Schubert G major Sonata D894
Debussy Suite Bergamasque
Melvyn Tan at the BMS
by Philip Hammond
It’s early Saturday afternoon. Outside, it’s cold and grey. Inside the Great Hall at Queen’s University, Melvyn Tan adjusts his piano stool and sits surprisingly low at the piano. He is a last minute replacement for the advertised but indisposed artist.
Tan’s intimate interpretations of Schubert transform the atmosphere into one of warmth and colour with an invitingly soft, gentle melancholy. He reveals the subtlety of Schubert’s melodic genius, unerringly suffused and surrounded by the delicate pianistic transcriptions of Liszt. He captures the eloquent but delicate lyricism of Schubert’s rather sad G major Sonata D894, never overstating the rich fortes or understating the piercing pianos. There’s nothing harsh about his playing, nothing jarring or coarse.
Tan skirts perhaps on the edges of anaemia in his approach. Although he has a full scale Model D Steinway at his disposal, he judges his context neatly and succinctly and doesn’t give in to any hint of virtuosity or grandiosity. He draws us into a world of classical restraint through his attention to detail , through his understanding of the importance of shaping each phrase carefully and naturally.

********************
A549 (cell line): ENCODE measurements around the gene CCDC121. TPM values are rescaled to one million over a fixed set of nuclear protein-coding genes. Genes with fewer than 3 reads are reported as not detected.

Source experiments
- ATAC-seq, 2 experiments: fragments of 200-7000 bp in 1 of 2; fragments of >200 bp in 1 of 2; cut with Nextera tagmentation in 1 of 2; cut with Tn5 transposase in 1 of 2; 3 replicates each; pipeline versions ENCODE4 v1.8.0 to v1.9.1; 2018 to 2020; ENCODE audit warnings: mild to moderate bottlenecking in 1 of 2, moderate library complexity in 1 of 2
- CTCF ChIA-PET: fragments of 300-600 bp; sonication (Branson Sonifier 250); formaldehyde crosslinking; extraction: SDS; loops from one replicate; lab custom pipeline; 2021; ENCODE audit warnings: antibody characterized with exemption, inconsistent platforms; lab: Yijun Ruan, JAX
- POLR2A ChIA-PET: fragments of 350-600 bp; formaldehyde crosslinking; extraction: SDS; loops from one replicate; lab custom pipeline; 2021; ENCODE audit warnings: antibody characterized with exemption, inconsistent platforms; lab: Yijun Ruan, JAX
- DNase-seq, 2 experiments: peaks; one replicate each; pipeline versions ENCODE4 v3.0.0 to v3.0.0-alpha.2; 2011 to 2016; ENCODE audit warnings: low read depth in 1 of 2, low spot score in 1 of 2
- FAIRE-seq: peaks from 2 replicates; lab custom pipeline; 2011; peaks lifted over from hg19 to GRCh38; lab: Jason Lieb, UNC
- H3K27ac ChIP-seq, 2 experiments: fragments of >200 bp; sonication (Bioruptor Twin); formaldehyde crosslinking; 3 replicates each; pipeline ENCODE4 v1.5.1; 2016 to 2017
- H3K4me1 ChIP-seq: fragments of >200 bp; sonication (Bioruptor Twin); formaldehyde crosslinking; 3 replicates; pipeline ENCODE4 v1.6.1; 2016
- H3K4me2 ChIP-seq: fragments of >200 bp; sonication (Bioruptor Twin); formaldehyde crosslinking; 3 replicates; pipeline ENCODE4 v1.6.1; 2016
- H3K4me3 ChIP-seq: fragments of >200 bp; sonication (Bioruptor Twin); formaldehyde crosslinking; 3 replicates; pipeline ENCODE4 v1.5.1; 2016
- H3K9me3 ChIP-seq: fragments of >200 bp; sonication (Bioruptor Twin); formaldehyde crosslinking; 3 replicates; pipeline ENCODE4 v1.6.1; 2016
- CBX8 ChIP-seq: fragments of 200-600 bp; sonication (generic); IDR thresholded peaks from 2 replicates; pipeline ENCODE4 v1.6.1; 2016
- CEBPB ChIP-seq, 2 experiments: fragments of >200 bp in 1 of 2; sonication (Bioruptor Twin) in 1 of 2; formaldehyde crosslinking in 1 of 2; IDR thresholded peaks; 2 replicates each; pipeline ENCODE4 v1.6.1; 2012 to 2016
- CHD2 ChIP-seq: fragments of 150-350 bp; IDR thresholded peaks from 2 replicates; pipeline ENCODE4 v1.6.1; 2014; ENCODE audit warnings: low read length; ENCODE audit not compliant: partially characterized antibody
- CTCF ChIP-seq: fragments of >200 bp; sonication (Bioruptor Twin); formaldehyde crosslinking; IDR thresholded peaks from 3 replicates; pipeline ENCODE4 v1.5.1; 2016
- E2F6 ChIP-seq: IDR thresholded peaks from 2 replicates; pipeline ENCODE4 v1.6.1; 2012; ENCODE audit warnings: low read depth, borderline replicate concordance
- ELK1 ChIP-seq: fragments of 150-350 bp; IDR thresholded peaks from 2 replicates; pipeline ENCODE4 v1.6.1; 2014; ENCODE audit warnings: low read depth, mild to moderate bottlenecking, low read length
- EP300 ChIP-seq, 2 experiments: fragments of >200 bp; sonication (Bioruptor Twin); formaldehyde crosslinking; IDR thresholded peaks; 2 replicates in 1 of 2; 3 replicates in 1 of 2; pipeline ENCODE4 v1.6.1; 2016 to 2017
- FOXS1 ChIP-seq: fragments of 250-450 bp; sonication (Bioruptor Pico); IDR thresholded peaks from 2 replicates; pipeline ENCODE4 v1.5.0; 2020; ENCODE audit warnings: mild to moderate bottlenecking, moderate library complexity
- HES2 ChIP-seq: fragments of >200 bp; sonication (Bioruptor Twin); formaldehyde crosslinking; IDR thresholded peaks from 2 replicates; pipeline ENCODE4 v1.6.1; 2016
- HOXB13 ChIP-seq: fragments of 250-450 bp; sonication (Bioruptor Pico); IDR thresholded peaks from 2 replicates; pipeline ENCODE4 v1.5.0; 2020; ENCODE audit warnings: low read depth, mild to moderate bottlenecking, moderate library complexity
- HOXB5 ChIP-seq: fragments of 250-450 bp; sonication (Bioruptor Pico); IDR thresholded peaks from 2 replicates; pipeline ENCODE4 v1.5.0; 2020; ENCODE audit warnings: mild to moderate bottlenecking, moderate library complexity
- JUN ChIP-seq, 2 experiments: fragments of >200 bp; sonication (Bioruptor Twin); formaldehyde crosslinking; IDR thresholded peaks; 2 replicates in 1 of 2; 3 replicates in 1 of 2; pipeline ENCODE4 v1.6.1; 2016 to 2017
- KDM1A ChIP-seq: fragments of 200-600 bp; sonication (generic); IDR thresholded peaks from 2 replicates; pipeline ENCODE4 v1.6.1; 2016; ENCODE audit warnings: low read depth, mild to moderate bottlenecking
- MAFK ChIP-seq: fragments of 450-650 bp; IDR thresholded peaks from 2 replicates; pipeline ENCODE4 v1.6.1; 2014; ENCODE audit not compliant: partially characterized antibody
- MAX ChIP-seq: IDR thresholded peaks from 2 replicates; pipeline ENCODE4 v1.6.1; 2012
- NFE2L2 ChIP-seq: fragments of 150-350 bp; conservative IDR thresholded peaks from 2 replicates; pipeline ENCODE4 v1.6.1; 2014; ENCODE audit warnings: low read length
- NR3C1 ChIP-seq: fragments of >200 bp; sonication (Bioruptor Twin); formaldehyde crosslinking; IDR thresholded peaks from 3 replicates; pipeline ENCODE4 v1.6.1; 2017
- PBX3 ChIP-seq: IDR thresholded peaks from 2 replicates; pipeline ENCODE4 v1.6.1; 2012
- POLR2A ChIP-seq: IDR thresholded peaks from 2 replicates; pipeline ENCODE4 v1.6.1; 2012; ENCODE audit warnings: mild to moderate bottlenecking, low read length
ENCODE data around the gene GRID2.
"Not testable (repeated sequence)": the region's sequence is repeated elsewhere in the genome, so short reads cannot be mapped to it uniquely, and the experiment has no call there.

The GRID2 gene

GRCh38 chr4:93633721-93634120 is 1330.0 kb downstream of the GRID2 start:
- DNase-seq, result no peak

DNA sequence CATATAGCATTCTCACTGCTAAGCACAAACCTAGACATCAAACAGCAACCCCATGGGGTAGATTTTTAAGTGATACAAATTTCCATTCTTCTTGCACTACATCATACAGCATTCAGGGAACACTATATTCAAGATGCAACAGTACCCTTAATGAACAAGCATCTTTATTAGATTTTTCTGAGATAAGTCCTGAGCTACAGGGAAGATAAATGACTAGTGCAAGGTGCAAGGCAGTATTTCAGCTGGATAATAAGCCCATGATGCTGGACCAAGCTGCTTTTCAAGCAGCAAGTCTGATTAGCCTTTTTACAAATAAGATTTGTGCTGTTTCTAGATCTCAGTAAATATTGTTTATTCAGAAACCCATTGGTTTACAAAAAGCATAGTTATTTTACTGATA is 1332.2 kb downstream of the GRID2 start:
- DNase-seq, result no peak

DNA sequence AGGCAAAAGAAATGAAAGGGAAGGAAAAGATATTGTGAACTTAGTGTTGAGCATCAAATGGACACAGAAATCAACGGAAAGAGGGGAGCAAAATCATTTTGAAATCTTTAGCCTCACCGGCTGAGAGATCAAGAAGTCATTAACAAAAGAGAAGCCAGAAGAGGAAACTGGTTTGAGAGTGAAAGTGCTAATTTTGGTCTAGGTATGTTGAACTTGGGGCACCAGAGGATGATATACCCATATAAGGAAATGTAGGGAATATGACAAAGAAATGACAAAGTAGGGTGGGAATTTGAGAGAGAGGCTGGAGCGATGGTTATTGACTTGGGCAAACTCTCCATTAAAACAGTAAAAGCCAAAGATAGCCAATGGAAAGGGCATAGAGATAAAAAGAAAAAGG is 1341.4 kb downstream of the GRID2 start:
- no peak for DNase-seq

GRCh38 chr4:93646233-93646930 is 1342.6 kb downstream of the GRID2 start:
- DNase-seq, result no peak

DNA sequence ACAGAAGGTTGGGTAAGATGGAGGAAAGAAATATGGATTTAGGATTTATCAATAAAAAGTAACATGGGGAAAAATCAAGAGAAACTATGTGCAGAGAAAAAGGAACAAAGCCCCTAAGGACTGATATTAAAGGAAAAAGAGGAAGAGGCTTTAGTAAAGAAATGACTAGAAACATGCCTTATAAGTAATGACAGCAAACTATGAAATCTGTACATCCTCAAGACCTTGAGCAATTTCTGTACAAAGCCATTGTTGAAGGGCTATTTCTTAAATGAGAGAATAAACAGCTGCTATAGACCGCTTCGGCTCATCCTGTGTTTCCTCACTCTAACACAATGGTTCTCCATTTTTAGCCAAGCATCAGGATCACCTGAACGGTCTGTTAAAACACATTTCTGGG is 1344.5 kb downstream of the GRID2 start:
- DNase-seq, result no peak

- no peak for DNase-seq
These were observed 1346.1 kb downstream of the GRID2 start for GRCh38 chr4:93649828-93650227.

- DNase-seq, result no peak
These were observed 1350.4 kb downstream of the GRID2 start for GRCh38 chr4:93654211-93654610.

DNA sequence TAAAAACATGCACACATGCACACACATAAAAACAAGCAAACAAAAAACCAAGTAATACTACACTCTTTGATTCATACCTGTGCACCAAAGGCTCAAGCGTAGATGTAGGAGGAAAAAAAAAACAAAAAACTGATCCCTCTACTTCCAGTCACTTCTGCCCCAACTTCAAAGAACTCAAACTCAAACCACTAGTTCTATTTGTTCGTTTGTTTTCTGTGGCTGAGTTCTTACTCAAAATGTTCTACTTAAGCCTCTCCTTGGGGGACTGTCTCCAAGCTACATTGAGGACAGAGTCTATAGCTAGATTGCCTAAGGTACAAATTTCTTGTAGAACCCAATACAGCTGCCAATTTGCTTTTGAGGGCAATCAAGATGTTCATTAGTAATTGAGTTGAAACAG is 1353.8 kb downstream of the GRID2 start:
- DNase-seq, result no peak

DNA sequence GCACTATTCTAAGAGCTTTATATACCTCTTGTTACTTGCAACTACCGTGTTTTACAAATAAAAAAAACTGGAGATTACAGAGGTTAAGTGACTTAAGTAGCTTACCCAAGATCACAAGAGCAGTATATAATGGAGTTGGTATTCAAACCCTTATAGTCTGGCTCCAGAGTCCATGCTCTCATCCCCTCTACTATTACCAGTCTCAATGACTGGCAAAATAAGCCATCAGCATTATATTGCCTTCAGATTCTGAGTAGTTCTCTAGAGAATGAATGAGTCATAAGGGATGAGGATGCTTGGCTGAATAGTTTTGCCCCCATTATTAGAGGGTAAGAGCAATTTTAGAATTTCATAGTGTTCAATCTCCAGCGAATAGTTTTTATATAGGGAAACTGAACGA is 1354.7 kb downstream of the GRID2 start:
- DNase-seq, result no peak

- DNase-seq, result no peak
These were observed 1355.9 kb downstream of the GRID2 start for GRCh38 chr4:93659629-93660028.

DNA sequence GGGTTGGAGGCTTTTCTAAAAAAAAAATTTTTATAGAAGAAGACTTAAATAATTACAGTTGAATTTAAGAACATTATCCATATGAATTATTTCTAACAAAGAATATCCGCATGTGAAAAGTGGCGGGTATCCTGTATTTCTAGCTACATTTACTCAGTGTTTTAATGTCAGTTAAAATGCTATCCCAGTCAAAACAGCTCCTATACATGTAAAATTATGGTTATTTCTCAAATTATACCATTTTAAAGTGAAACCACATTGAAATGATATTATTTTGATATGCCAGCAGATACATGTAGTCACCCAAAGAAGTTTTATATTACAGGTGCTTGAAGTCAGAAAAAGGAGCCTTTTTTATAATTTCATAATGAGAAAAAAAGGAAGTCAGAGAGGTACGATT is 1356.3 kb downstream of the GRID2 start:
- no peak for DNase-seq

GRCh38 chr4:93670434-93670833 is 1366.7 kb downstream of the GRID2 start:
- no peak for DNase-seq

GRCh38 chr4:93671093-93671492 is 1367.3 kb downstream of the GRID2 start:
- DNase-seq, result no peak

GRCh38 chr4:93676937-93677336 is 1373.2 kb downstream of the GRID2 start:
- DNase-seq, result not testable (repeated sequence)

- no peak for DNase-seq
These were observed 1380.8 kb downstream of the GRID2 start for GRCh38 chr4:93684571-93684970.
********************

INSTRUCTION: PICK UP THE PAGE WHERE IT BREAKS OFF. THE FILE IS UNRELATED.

In Debussy’s early Suite Bergamasque, Tan shows the composer’s links with another less rushed, less spectacle-based existence. This was no-nonsense playing, no gimmicks, no showing off, sympathetic but unsentimental.
Rather like the pianist himself – refined, delicate, rather slight – this concert presented its contents in a precise, engaging fashion. Tan’s enjoyable performance refreshed and affirmed rather than energised and invigorated.
An amount of drama confronted the BMS organisers this weekend with news that Saturday afternoon’s advertised piano recitalist, Nelson Goerner was ill and unable to come to Belfast. In the event, a remarkable replacement, Melvin Tan, was found and his performance was musically engaging and fascinatingly focussed. Playing from music, though hardly referring to it, he performed Liszt transcriptions of Schubert songs, a Schubert sonata and the Debussy Suite Bergamasque. He has a way of making the piano sound like a completely different instrument, depending on what he‘s playing, and is clearly a listening as well as performing musician. The Schubert songs were beautifully projected and the Sonata in G Major wonderfully orchestrated. In a more relaxed vein, the Debussy was a warm study of light and shade, and Tan’s Viennese Schubert encore a perfect way to finish.